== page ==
Emory Dance presents collaborative look at relationships

By Caitlin Ryan | Emory Report | Nov. 19, 2013

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The Emory Dance Company's fall concert features student dancers with choreography by faculty and guest artists. Photo by Lori Teague.

The Emory Dance Company (EDC) experiments with new viewpoints in contemporary dance in its fall concert, Nov. 21-23 in the Schwartz Center for Performing Arts. This concert showcases the choreography of Emory faculty members Anna Leo, Lori Teague and George Staib, as well as guest artists Kristin O'Neal from the University of Florida and Emily Johnson, a current Schwartz Artist in Residence at Emory and director of Catalyst Dance in Minneapolis, Minn.

Faculty and guest artists work collaboratively with student dancers to develop new movement vocabularies through the choreographic process.

Leo's "A Murmuration of Starlings" is abstractly inspired by the comings and goings of birds, exploring the way birds, or people, move in various pairings, groupings and regroupings.

"Slope," choreographed by Teague to music by Philip Glass, celebrates the duality of life as continuous and transitional on one hand and disruptive on the other. In doing so, Teague's piece reflects on human resiliency and the transformative power of movement. Staib's "Nectar" is driven by the desperate need we have for connection, support and reliability from other human beings through a strong use of the duet form.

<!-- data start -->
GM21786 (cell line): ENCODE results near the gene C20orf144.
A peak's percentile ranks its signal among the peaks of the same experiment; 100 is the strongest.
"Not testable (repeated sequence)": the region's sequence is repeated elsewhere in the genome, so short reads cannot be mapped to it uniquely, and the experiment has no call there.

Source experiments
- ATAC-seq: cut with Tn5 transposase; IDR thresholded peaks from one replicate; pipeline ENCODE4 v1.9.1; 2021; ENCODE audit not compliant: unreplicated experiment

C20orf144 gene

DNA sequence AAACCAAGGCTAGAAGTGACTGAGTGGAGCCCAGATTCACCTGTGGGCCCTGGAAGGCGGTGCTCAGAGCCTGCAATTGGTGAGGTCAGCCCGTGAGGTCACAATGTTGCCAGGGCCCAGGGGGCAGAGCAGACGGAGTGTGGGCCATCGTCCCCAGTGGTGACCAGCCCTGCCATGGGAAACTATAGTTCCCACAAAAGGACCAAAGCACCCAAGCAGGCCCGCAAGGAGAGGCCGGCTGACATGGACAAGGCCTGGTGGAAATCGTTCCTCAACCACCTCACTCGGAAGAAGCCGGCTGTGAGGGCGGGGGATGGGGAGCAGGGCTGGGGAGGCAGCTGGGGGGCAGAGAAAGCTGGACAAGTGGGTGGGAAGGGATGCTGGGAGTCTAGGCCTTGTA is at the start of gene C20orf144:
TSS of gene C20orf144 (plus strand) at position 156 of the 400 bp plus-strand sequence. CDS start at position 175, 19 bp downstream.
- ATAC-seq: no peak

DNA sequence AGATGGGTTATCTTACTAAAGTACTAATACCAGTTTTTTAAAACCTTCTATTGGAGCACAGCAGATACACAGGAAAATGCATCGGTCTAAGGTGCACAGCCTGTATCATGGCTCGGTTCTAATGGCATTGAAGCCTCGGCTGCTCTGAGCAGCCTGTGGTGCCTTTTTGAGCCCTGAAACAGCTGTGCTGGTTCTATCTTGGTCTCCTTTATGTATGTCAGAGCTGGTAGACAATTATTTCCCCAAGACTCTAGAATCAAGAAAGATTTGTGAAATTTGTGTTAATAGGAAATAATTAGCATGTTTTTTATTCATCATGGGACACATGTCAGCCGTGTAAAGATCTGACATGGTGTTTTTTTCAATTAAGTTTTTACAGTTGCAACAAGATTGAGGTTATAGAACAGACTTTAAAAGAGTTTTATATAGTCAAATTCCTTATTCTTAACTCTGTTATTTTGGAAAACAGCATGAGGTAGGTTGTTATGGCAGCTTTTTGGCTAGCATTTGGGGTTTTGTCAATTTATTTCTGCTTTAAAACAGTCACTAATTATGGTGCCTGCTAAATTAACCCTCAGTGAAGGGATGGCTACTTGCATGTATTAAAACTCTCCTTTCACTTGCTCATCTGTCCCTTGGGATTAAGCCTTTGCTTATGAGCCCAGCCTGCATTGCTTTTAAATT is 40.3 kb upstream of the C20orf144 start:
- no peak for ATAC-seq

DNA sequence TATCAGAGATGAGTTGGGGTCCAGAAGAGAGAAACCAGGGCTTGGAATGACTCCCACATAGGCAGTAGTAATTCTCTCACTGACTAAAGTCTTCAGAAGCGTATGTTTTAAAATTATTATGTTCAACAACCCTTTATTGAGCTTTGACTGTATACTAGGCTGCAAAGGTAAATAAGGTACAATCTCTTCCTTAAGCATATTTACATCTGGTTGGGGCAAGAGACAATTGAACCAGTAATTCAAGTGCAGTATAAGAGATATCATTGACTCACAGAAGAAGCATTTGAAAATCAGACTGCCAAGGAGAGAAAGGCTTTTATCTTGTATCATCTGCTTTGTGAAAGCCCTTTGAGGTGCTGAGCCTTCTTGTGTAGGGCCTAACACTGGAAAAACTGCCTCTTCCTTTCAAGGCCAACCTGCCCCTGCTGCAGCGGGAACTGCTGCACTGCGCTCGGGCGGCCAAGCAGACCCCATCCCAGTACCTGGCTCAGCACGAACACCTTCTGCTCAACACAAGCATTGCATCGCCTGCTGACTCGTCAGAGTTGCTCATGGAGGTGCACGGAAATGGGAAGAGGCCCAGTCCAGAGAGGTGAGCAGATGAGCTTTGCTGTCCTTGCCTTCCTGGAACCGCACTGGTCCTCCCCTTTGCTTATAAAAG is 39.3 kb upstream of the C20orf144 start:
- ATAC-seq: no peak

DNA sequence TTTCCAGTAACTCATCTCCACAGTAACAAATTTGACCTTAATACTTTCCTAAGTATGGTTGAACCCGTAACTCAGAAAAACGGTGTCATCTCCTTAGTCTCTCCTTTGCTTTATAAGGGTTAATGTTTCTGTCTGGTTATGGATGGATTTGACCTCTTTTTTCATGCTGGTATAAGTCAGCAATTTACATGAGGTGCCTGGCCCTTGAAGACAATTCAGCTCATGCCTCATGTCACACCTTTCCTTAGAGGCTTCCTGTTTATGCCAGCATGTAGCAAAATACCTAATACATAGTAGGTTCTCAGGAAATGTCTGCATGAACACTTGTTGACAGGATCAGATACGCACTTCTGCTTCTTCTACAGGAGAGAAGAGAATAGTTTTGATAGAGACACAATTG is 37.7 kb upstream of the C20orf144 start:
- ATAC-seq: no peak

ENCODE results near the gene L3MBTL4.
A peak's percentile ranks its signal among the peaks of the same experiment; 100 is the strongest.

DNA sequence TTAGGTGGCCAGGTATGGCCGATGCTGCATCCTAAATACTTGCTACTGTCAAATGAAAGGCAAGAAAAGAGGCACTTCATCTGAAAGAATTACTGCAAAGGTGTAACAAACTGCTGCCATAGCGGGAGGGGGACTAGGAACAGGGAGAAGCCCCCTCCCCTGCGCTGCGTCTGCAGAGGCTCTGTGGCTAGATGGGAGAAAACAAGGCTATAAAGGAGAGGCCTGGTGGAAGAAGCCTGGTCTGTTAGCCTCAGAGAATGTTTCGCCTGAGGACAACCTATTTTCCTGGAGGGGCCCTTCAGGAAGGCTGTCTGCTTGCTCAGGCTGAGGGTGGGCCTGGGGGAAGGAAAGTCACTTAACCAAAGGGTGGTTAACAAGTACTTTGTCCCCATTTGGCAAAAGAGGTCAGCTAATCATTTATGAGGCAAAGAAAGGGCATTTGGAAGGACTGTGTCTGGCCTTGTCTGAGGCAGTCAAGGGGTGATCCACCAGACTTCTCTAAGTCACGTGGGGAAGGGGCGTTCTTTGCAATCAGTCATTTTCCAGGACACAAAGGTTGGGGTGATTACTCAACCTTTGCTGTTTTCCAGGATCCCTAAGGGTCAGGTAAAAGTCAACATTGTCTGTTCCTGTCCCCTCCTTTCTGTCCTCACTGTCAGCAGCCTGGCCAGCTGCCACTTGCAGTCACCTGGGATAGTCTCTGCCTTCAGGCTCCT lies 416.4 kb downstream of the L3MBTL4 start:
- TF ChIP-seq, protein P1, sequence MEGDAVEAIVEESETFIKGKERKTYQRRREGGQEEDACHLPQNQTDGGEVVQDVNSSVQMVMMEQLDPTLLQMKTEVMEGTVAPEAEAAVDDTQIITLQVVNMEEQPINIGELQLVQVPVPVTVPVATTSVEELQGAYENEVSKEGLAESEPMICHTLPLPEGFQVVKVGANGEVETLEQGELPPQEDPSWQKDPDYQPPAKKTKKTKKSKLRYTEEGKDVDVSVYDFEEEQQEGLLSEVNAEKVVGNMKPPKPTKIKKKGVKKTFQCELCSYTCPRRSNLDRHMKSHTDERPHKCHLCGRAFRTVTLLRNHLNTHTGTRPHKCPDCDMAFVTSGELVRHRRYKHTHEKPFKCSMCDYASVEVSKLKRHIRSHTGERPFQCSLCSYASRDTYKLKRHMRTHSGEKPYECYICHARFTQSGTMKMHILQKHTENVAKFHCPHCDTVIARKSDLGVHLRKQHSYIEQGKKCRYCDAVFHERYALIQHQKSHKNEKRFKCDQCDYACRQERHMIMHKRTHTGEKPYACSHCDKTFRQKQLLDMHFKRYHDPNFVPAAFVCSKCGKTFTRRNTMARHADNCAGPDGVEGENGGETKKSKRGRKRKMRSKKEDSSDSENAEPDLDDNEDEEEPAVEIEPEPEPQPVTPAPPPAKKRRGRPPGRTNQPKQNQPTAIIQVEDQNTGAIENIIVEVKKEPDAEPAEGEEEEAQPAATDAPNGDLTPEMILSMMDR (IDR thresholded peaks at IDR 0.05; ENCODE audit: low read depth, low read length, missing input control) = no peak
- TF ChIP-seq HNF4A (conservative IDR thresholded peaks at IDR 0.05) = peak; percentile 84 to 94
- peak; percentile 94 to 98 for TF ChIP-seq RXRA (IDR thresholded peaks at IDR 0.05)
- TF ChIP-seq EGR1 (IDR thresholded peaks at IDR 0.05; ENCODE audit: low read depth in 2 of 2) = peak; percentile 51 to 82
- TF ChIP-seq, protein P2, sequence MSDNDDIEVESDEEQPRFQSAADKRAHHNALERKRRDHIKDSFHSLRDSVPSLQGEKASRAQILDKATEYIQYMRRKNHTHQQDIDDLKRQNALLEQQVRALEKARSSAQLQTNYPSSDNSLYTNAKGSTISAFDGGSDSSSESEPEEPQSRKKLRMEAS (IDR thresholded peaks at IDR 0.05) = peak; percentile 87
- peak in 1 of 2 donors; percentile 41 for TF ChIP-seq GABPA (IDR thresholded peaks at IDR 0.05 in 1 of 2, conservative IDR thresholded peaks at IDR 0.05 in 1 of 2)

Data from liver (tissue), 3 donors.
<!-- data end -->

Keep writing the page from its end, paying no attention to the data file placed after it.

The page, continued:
Johnson, in a work entitled "We rely on our bodies to protest, to protect," explores the connection between effort, function and spirit with original music by Minnesota-based artist James Everest. Over the course of her residency at Emory, Johnson has worked with students of theater and dance in a variety of workshops and conversations, in addition to choreographing for EDC.

O'Neal is restaging a piece originally choreographed in 2012 for students at the University of Florida. "Quiet Vesper" takes its inspiration from a voice recording of O'Neal's brother at 12 years old and from her personal relationship with her siblings. She has restaged this piece several times over the past few years for varying numbers of dancers.

Emily Hammond, an Emory College senior majoring in dance and biology, has performed with EDC every semester. Hammond says she has enjoyed working with O'Neal because she "brings a lot of laughter and intriguing imagery to the rehearsal process." The nine EDC dancers featured in "Quiet Vesper" had their last rehearsal this past weekend. "It was nice to be able to work with Kristin again toward the end of our process in order to ensure that we have maintained the integrity of her piece. This is a rare opportunity when working with guest artists in the company," Hammond says.